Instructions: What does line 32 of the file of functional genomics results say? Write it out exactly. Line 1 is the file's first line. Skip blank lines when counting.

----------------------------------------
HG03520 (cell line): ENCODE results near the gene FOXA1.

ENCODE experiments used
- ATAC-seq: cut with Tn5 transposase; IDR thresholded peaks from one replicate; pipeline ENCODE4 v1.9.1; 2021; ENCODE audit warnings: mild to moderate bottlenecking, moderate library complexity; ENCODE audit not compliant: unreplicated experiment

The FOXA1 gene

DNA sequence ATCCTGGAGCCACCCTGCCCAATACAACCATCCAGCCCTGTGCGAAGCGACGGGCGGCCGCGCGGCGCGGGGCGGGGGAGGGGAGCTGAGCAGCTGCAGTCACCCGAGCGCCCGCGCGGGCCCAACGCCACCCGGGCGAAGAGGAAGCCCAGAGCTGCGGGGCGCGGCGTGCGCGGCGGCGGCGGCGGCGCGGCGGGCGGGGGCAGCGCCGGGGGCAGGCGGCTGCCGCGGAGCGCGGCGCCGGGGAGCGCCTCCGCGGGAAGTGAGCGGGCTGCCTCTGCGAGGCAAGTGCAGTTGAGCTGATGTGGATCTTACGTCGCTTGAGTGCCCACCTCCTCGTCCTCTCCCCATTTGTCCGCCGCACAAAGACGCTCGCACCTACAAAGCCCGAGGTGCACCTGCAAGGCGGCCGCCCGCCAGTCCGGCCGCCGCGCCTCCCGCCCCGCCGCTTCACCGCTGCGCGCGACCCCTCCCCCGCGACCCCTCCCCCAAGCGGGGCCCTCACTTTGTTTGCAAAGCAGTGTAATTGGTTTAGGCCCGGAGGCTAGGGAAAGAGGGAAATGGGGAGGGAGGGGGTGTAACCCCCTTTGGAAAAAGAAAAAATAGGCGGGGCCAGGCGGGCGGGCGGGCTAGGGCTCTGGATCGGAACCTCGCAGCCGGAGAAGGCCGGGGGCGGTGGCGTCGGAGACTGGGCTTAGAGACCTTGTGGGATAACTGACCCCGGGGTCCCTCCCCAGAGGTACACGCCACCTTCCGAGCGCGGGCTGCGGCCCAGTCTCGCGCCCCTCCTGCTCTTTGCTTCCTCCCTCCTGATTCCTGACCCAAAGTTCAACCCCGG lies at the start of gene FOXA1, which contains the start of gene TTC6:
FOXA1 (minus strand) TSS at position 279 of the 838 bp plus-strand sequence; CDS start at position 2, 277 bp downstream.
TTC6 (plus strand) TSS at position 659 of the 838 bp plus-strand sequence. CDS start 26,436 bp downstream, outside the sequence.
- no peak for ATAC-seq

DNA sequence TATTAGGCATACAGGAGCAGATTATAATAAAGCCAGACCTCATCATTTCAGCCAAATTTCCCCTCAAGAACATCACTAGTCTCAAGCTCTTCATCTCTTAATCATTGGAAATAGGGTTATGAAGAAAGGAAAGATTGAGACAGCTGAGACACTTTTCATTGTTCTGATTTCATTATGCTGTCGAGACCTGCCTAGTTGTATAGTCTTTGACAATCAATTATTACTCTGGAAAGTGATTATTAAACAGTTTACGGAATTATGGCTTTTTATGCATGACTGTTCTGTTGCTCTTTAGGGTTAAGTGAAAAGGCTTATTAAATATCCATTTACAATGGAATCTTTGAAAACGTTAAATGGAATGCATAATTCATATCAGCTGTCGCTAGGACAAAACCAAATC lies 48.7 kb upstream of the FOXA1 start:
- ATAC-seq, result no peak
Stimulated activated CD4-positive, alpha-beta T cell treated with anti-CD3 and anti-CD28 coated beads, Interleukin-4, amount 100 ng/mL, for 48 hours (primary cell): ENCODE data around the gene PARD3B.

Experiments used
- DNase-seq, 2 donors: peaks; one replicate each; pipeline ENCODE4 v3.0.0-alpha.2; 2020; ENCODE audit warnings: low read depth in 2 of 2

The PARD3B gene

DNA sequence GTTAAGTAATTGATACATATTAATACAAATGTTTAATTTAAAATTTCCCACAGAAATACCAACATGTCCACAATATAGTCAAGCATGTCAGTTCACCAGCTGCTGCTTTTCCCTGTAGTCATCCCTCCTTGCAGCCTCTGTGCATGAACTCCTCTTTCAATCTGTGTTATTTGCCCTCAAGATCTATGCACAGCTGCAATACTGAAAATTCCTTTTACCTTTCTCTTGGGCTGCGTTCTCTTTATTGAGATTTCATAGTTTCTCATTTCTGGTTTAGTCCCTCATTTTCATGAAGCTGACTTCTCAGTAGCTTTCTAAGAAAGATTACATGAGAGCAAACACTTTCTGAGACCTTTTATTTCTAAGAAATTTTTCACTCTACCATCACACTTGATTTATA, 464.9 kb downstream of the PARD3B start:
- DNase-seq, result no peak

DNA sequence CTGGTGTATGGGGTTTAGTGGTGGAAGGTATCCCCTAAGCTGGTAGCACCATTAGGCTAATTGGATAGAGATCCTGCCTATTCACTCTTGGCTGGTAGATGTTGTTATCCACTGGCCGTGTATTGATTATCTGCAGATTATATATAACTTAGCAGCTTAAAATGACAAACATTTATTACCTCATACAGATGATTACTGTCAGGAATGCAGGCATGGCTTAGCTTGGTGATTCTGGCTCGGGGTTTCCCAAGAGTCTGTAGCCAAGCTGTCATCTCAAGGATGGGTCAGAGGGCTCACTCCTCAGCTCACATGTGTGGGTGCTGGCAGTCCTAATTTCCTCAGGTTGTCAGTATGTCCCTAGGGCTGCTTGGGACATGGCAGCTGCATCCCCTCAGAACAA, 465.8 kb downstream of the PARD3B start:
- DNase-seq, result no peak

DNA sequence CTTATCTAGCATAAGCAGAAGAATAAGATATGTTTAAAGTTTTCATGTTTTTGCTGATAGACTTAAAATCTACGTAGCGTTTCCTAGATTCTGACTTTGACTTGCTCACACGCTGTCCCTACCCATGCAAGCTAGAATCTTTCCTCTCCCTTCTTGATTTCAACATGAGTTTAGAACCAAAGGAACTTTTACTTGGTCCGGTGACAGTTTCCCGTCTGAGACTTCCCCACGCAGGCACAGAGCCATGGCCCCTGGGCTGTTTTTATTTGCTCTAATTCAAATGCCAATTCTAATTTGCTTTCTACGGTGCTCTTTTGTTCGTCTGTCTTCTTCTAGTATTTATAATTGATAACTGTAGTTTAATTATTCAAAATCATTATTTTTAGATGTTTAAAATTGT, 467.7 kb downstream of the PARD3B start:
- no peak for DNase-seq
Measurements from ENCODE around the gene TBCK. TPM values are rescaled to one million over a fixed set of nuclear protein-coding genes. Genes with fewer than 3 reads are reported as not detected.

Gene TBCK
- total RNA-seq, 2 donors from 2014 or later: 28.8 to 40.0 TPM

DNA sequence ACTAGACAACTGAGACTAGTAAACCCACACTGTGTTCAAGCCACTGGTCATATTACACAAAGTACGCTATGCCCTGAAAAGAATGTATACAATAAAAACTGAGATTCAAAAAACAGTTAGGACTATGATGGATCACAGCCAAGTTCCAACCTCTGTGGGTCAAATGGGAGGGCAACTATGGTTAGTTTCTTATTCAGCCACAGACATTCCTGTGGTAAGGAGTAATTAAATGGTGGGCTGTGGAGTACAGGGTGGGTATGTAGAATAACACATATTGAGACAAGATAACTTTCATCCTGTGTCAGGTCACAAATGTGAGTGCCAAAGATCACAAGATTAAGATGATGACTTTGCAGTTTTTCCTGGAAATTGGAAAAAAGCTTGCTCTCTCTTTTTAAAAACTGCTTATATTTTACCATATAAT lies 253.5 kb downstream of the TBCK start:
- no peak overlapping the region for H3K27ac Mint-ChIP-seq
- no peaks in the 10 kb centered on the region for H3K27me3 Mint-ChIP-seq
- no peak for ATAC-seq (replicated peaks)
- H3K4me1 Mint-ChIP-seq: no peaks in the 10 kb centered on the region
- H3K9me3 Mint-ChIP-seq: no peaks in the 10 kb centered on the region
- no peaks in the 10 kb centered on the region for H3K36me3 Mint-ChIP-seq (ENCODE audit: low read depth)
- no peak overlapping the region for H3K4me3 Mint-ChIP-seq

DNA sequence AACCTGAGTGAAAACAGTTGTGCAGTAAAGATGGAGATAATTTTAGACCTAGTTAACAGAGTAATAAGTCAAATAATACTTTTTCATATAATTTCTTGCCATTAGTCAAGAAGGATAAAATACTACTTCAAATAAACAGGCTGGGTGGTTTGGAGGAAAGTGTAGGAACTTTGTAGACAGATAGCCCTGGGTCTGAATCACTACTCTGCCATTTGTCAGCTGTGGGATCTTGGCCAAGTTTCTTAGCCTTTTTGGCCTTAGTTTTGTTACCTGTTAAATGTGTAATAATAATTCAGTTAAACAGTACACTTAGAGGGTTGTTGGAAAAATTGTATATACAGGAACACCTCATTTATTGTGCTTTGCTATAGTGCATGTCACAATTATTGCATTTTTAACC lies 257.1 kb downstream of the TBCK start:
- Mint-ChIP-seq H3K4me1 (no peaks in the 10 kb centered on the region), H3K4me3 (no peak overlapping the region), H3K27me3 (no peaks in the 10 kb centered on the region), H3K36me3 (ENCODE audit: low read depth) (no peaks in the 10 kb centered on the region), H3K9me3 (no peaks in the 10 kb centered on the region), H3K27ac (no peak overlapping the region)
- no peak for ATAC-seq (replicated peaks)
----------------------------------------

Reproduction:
DNA sequence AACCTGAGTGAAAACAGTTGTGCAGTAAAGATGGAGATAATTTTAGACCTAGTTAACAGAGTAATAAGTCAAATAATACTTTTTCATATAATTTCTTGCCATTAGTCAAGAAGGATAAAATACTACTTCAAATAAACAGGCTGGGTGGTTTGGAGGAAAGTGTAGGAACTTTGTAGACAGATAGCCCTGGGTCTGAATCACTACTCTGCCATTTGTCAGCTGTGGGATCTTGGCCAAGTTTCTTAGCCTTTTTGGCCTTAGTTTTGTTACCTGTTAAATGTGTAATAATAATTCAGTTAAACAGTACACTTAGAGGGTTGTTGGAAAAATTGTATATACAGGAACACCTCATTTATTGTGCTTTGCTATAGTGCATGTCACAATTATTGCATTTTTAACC lies 257.1 kb downstream of the TBCK start: